Canonical title
Original title
Alternative titles
Original publication date
People/Characters
Important places
Important events
Related movies
Awards and honors
Information from the Russian Common Knowledge. Edit to localize it to the English one.
Epigraph
The eternal silence of these infinite spaces terrifies me. Pascal, Pensée 206
Dedication
First words
On the twenty-ninth my father drove off to Salla at two o'clock in the morning to see to a schoolteacher whom he found dyig and left dead.
Quotations
"If you listen closely," the prince said, "what is told to you, played for you, is always your own story, adjusted to your rhythm".
Higher society regards lower society as useful, but the lower thinks of the higher as useless.
Last words
(Click to show. Warning: May contain spoilers.)
Disambiguation notice
Publisher's editors
Blurbers
Publisher series
Information from the German Common Knowledge. Edit to localize it to the English one.
Original language

References to this work on external resources.

Wikipedia in English (1)

Book description
Haiku summary

Amazon.com Product Description (ISBN 0226043991, Paperback)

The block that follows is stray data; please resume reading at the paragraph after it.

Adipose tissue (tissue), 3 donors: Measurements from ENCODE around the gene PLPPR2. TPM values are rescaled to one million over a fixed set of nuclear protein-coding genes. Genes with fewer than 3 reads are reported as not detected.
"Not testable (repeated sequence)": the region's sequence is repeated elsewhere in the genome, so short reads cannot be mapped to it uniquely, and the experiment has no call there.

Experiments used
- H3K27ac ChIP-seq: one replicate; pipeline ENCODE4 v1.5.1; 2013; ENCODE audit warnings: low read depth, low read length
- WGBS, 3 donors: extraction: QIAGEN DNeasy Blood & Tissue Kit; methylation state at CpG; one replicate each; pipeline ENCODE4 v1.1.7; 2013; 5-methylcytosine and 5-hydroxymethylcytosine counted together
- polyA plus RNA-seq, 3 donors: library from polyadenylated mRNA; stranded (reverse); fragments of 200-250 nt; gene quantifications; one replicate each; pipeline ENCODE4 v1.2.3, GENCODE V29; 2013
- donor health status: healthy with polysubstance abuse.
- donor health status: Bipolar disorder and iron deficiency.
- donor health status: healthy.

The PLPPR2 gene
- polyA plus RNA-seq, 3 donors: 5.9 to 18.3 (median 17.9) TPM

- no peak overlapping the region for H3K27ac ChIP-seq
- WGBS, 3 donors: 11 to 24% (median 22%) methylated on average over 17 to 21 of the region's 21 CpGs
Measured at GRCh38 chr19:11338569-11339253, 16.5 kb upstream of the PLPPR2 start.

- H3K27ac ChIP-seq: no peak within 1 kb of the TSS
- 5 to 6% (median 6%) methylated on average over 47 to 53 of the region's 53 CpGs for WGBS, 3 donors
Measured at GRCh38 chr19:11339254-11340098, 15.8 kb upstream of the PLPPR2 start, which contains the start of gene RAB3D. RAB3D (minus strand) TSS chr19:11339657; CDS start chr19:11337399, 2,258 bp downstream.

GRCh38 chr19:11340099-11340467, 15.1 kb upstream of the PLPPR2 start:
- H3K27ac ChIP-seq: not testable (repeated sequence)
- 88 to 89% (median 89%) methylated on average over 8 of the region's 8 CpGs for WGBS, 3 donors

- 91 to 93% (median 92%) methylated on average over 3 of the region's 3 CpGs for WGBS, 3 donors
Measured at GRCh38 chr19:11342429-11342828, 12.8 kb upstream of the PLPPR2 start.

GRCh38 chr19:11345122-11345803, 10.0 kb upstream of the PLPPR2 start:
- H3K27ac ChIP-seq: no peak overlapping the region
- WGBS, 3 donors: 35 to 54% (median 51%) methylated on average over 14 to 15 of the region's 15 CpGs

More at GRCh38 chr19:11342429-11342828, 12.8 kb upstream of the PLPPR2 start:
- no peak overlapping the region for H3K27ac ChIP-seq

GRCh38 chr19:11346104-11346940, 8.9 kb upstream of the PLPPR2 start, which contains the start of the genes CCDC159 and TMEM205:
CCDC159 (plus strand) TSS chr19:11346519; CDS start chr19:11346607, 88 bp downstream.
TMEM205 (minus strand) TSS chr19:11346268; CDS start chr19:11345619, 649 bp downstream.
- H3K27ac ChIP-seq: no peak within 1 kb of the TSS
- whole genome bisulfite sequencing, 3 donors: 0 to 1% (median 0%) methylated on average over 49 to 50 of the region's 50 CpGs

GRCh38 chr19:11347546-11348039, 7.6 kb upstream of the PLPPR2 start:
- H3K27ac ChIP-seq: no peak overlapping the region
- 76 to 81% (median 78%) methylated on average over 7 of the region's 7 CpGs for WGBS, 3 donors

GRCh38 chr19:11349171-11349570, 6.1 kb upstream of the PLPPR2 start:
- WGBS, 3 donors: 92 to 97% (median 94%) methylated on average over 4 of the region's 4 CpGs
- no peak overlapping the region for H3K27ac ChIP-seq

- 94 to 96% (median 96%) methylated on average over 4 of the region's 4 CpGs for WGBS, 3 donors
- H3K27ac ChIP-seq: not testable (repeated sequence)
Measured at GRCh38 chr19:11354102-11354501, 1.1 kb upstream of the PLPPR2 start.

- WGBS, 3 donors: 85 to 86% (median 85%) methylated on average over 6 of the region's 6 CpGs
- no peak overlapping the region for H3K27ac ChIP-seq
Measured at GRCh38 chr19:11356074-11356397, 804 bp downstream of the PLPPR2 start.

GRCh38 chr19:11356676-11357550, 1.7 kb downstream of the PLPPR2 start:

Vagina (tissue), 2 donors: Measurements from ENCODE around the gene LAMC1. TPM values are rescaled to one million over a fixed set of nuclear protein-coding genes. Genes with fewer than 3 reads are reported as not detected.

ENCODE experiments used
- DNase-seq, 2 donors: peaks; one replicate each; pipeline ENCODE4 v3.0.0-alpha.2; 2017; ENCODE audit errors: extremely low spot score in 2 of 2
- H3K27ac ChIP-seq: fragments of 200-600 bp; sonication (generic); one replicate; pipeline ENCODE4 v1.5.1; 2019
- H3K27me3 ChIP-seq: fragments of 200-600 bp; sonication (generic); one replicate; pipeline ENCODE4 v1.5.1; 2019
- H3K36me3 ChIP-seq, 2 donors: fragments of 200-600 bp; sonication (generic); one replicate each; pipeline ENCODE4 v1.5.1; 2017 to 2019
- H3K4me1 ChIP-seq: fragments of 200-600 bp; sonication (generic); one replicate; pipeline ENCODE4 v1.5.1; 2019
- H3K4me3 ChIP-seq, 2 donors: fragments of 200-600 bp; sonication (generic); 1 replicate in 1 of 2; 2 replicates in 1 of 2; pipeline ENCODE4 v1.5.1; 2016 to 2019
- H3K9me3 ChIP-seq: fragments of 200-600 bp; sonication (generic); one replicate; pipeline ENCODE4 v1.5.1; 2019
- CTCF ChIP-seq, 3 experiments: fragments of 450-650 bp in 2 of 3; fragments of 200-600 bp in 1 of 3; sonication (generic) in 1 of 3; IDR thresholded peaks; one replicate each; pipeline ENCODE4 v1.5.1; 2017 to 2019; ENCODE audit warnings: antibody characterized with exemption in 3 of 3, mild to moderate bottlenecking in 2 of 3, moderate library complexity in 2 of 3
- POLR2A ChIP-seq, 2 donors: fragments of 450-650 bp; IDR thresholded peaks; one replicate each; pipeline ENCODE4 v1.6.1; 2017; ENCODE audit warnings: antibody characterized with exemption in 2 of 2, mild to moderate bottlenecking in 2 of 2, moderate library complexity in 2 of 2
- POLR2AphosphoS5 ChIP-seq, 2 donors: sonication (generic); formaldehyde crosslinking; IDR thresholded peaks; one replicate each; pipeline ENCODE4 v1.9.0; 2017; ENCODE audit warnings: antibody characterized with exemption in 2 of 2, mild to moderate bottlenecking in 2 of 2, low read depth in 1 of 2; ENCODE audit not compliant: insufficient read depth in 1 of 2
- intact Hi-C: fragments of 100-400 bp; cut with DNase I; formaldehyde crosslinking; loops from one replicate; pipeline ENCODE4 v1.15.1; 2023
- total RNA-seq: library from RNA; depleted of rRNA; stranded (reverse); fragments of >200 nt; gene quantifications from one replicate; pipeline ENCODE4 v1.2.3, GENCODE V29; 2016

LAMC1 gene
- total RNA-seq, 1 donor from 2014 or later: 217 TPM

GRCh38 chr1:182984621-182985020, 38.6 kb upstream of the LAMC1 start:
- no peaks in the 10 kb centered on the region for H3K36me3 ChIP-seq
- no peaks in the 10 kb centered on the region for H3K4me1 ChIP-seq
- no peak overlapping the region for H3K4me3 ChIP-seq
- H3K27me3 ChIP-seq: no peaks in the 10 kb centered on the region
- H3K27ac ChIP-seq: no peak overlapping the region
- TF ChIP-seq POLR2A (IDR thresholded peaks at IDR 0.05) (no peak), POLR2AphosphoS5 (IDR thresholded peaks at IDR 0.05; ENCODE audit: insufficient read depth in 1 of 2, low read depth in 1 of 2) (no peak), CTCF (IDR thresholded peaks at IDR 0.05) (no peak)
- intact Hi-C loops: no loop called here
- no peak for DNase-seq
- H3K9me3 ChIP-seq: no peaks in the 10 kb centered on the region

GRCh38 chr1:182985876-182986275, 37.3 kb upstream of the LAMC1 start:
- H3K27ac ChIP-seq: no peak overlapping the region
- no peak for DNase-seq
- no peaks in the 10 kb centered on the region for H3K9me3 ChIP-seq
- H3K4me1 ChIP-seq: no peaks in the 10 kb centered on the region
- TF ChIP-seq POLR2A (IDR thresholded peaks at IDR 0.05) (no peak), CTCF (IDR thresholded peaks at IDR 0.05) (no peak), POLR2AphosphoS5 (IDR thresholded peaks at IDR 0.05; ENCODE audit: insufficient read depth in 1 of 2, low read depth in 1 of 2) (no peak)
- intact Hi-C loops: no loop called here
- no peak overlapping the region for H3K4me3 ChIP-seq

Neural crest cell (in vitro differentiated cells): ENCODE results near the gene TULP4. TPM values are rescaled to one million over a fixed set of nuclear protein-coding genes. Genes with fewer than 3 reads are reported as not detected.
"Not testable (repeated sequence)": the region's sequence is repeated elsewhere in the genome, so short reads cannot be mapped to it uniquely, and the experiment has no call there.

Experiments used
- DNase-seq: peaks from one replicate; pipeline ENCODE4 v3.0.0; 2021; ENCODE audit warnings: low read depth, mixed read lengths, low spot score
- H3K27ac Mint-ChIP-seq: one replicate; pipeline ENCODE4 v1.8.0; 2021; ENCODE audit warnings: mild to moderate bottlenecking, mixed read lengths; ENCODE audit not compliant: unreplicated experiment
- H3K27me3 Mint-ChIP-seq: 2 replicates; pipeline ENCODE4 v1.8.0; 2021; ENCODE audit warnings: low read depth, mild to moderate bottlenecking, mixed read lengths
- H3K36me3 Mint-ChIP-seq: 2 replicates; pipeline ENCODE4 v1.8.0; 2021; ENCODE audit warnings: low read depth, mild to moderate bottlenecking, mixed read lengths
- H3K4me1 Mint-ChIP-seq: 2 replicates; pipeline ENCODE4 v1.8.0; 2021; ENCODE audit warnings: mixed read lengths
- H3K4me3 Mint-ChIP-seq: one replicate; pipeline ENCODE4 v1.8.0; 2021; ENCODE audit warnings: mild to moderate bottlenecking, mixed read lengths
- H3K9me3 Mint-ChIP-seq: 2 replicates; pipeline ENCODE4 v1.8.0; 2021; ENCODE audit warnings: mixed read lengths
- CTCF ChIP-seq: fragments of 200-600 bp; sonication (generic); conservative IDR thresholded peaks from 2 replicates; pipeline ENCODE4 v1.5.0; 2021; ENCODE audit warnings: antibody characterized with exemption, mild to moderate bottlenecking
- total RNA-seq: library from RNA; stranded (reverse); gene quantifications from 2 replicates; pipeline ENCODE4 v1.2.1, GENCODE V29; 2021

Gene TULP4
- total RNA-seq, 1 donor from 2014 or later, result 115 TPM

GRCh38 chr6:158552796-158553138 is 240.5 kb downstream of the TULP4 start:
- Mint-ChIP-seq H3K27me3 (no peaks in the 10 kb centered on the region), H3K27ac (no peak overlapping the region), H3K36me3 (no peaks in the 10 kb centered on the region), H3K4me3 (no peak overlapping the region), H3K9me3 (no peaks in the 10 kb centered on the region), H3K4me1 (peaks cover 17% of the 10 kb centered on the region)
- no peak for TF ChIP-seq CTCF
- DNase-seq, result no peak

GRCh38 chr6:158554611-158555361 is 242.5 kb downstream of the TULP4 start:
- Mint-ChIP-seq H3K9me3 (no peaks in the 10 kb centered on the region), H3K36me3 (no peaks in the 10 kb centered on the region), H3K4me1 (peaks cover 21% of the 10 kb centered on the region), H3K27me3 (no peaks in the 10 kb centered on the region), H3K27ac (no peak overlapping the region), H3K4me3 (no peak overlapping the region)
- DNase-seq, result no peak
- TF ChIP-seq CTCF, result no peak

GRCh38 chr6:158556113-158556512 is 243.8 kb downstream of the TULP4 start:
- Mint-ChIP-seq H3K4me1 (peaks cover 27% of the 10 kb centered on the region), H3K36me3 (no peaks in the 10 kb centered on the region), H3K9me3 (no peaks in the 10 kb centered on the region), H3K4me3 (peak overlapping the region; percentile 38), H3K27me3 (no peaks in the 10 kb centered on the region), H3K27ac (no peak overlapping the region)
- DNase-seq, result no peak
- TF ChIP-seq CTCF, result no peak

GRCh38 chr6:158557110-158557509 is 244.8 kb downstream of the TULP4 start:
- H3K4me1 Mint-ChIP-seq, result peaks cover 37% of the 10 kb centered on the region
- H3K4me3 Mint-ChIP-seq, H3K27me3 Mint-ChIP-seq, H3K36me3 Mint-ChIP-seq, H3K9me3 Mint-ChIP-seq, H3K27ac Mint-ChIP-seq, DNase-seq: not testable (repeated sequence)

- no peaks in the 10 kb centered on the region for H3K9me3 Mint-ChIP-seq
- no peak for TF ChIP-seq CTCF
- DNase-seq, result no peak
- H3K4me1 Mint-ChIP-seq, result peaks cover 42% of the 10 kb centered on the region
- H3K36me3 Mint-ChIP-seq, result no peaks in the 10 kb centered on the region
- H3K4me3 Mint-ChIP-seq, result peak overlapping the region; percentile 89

Early one morning a doctor sets out with his son on his daily rounds through the forbidding mountainous countryside. Their visits, a succession of grotesque portraits--a diabetic industrialist living in incestuous isolation with his half-sister; three brothers, occupying a mill set in a deep gorge, who have just strangled a bevy of exotic birds; a crippled musical prodigy whose sister locks him in a cage--lead them to a castle and a paranoid prince, whose "almost uninterrupted monologue for a hundred pages is a virtuoso verbal performance . . . [in] an extraordinary, somber first novel."--A.C. Foote, Book World

"What he shares with the best of [writers such as Satre, Camus, Mann, and Kafka] is the ability to extract more than utter gloom from his landscape of inconceivable devastation. While the external surface of life is unquestionably grim, he somehow suggests more--the mystic element in experience that calls for symbolic interpretation; the inner significance of states that are akin to surrealistic dream-worlds; man's yearning for health, compassion, sanity."--Robert Maurer, The Saturday Review

"The feeling grows that Thomas Bernhard is now the most original, concentrated novelist writing in German. His connections . . . with the great constellation of Kafka, Musil, and Broch become ever clearer."--George Steiner, Times Literary Supplement


(retrieved from Amazon Mon, 30 Sep 2013 13:37:23 -0400)

No library descriptions found.

Quick Links

Swap Ebooks Audio
34 wanted3 pay

Popular covers

Rating

Average: (3.99)
0.5
1
1.5
2 2
2.5 3
3 9
3.5 2
4 24
4.5 4
5 16

Is this you?

Become a LibraryThing Author.

 

Help/FAQs | About | Privacy/Terms | Blog | Contact | LibraryThing.com | APIs | WikiThing | Common Knowledge | Legacy Libraries | Early Reviewers | 94,007,337 books! | Top bar: Always visible